A French traveler, Francois Michaux, son of the famed botanist Andre Michaux, stopped at Cragfont on his way east in 1802.
He commented that the house had only recently been completed and was “very elegant for the county”. He stated that carpenters from Baltimore had been brought some 700 miles to work on the house. It’s unclear as to the exact nature of their work, but it is likely that much of the framework and quarrying of limestone was done by enslaved workers.
Cragfont was Winchester’s statement about his place in the world. The house was overly grand for its surroundings and remained one of the finest homes in Tennessee until the frontier moved on further west. He outfitted it with bordered “turkey carpets” and furniture made by his skilled cabinet maker nephew, William Winchester, Jr. William had been trained in his trade in Baltimore, likely by British artisans, his style was distinctly eastern and replicated the fine furniture found in Philadelphia, Boston, and Baltimore, the only difference being that resources meant he worked from cherry rather than mahogany. A number of pieces were created specifically for the house and are there today to remind us that even on the frontier, fine things were desired and could be procured.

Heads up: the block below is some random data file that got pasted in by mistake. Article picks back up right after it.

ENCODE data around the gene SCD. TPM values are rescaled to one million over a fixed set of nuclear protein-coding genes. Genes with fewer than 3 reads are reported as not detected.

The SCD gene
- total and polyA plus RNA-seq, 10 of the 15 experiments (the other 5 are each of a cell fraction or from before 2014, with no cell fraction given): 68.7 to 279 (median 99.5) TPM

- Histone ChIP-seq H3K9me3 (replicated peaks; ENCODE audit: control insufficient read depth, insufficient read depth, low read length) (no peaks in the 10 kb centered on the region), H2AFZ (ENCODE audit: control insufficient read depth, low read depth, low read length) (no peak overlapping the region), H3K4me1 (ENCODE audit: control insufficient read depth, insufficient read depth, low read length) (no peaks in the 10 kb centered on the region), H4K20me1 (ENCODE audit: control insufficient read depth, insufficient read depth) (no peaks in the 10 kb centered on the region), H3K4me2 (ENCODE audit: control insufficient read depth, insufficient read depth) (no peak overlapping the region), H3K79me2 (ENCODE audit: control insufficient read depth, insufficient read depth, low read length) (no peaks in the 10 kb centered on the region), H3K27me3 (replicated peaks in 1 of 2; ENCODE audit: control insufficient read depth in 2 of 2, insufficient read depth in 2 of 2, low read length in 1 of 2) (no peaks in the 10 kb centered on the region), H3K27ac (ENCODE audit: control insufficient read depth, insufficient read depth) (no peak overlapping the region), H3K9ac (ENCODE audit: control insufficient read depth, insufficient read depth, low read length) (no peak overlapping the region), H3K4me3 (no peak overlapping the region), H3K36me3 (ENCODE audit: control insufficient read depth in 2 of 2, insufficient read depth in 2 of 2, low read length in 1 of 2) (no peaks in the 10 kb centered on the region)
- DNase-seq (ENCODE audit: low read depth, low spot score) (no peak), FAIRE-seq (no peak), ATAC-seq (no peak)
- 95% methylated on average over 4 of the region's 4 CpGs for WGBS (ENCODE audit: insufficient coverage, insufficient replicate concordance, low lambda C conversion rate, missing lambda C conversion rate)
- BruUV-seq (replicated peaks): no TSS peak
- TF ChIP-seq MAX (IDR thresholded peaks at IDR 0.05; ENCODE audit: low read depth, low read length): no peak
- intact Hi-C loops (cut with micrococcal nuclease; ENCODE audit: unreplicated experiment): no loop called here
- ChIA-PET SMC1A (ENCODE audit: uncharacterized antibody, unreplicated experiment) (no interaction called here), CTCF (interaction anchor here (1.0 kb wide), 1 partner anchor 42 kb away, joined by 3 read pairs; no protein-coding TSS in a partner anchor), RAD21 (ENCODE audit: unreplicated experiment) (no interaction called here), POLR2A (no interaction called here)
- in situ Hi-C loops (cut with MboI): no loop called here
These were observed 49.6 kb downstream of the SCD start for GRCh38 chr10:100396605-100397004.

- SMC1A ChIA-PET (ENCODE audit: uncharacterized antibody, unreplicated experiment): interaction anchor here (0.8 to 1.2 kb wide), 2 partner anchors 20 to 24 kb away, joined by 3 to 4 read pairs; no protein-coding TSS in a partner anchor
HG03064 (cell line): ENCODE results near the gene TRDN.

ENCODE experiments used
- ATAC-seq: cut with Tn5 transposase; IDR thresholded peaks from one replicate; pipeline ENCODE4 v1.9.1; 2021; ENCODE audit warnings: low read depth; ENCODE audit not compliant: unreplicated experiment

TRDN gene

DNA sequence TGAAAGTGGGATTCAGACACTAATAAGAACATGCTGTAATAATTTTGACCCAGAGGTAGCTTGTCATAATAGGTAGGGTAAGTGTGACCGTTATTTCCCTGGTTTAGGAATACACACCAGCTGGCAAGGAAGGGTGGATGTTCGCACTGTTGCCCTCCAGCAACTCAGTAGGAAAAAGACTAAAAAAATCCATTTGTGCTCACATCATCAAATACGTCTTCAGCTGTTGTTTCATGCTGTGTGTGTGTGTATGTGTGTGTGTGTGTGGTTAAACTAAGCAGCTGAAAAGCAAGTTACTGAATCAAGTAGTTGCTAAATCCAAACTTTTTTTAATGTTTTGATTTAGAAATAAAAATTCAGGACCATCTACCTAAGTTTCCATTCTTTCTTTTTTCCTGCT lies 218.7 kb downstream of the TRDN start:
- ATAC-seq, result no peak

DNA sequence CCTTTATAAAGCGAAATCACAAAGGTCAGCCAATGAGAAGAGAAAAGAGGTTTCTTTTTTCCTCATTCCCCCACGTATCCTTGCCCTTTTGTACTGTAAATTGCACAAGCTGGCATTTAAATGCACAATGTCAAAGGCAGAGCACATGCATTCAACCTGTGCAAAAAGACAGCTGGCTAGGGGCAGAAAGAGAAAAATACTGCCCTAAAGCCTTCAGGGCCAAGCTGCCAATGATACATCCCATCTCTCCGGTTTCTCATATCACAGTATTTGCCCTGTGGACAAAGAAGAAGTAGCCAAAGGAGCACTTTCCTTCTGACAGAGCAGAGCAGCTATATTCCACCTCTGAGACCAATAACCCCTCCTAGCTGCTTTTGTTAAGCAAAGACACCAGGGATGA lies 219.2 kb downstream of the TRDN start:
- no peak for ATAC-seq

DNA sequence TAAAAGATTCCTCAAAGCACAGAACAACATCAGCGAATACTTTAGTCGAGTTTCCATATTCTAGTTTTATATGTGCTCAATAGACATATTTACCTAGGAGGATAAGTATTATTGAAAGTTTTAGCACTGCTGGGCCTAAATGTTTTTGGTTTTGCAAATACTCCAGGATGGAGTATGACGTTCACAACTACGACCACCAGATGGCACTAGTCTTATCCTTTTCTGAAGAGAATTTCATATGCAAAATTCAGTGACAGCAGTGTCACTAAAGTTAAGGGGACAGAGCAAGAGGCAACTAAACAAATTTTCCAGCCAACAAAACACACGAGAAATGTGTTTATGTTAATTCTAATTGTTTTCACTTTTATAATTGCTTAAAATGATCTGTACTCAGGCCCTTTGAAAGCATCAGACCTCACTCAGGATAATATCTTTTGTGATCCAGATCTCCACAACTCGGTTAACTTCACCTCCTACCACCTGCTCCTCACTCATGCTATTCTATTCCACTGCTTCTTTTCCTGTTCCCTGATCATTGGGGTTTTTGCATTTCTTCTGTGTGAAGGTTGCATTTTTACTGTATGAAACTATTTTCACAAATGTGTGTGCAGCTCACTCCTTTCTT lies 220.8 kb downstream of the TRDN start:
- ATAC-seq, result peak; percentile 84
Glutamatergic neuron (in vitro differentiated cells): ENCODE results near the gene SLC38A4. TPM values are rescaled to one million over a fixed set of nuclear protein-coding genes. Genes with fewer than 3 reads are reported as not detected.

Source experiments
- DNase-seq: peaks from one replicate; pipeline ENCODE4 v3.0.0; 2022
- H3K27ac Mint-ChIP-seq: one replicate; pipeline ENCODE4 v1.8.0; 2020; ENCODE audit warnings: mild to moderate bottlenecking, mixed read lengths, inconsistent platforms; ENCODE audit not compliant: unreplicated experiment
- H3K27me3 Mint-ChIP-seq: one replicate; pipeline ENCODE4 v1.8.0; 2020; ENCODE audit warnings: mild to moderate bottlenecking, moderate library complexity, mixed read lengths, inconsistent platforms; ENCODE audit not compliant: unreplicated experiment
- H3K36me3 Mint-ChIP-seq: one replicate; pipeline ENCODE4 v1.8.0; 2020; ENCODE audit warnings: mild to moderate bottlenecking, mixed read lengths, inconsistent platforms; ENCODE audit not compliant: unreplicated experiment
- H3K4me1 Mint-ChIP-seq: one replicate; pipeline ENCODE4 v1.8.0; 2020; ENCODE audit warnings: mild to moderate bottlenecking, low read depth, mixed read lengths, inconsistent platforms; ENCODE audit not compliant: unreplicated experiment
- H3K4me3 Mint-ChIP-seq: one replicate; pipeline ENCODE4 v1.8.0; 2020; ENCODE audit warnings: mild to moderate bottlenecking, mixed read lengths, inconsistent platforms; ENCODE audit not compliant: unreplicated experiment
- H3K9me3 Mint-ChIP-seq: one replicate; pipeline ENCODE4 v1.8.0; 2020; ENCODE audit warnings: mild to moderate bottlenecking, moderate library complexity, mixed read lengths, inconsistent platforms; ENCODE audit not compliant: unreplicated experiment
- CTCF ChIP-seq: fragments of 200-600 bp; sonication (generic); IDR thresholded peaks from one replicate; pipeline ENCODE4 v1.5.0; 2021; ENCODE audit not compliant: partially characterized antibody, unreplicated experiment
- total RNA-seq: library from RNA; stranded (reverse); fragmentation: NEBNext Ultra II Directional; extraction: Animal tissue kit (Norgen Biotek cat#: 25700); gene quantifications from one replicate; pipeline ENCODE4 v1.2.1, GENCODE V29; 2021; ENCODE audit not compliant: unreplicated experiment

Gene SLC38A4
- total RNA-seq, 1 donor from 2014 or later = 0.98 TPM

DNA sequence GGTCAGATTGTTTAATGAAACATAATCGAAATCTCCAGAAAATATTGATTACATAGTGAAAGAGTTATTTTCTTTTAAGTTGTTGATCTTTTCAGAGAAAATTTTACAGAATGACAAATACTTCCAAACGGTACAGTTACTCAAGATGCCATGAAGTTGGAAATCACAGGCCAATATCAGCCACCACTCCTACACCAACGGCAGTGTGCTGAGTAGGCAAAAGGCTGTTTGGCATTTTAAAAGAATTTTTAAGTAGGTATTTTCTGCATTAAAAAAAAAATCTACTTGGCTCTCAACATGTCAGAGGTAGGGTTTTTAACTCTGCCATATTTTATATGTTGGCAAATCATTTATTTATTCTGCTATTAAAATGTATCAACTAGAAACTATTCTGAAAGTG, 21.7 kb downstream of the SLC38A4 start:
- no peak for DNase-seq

James had taken a wife before Cragfont was built. Her name was Susan Black Winchester. She had come to the frontier as a small child and as other children on the frontier witnessed extreme violence between men. She would have a total of fourteen children. When James Winchester went off to buy goods in Maryland or New Orleans and went to war in 1812, Susan kept Cragfont and her family intact. Upon his death in 1826, Cragfont became hers and she cared for it as a child, riding out on her horse every morning to survey the land.
Cragfont stood like a beacon on the road from Nashville to Baltimore. A landmark to weary travelers. Those with letters of introduction might stop for a night or two. Friends, acquaintances, and business associates were often at the home. Cragfont welcomed so many visitors that the family often remarked in their diaries and correspondence when a night passed without one.